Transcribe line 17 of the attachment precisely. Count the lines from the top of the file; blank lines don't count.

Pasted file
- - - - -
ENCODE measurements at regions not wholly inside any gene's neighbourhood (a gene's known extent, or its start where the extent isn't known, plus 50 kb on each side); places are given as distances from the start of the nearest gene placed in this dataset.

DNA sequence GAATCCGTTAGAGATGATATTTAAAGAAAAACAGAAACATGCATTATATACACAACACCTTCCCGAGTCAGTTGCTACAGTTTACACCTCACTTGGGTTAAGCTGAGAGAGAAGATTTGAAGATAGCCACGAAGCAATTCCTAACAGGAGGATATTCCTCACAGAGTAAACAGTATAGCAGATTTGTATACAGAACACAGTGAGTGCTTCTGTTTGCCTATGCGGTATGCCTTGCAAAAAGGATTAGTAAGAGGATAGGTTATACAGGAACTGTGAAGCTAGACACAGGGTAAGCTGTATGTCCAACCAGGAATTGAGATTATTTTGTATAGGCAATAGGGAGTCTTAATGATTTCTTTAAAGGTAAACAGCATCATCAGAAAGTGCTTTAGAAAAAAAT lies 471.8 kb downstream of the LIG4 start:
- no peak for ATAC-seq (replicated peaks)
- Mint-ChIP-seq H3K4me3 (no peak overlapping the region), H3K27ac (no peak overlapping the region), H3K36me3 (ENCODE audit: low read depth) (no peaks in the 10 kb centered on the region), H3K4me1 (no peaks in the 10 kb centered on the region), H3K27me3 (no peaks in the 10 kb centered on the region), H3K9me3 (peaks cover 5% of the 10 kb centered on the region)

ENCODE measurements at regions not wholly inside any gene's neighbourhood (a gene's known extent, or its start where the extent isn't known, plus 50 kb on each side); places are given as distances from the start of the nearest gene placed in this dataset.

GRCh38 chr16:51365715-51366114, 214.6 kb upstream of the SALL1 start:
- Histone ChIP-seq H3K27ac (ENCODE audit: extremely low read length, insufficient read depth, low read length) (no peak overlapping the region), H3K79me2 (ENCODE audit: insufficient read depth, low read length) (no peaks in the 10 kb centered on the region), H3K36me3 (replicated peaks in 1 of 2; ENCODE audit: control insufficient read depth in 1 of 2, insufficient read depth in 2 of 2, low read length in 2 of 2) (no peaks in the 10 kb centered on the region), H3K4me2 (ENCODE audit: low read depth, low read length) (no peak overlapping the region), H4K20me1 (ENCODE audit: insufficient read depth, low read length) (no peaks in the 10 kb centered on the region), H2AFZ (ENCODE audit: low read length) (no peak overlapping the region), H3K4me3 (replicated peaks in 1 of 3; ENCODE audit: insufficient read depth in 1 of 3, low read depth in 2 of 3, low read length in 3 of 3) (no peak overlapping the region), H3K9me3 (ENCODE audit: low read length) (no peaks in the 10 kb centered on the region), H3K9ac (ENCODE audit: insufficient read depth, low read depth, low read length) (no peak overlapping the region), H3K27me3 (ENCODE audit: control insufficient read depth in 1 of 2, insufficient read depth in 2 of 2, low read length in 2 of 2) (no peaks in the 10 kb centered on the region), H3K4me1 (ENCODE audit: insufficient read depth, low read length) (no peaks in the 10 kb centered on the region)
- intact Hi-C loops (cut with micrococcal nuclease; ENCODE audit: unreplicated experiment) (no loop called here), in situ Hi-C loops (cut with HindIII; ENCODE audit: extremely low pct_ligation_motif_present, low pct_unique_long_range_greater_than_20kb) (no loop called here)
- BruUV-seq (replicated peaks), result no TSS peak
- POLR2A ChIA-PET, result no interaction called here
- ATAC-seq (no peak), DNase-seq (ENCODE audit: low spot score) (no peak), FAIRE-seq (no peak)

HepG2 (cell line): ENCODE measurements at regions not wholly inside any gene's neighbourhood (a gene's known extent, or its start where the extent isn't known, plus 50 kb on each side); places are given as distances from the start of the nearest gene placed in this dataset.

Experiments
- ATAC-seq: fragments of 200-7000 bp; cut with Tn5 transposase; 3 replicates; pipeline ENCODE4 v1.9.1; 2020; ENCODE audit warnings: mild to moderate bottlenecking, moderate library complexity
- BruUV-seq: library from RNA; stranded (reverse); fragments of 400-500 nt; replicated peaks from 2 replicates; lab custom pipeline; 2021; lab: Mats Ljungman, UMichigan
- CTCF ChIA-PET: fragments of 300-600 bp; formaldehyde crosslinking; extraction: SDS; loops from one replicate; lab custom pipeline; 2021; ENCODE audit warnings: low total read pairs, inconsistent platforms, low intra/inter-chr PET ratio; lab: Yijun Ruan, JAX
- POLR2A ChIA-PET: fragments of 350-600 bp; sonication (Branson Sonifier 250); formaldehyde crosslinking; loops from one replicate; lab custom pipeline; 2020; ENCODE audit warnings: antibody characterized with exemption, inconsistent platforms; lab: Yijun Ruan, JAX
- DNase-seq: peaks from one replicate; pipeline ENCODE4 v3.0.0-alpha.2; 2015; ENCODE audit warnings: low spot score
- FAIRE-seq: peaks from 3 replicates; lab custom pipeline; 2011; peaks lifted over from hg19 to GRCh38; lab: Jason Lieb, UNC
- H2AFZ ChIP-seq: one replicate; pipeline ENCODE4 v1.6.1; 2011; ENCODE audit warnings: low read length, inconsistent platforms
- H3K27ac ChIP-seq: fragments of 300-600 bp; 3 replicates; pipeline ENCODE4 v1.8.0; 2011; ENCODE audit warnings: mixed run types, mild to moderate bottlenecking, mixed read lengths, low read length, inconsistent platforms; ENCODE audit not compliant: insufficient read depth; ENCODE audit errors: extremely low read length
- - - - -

- POLR2A ChIA-PET: fragments of 350-600 bp; sonication (Branson Sonifier 250); formaldehyde crosslinking; loops from one replicate; lab custom pipeline; 2020; ENCODE audit warnings: antibody characterized with exemption, inconsistent platforms; lab: Yijun Ruan, JAX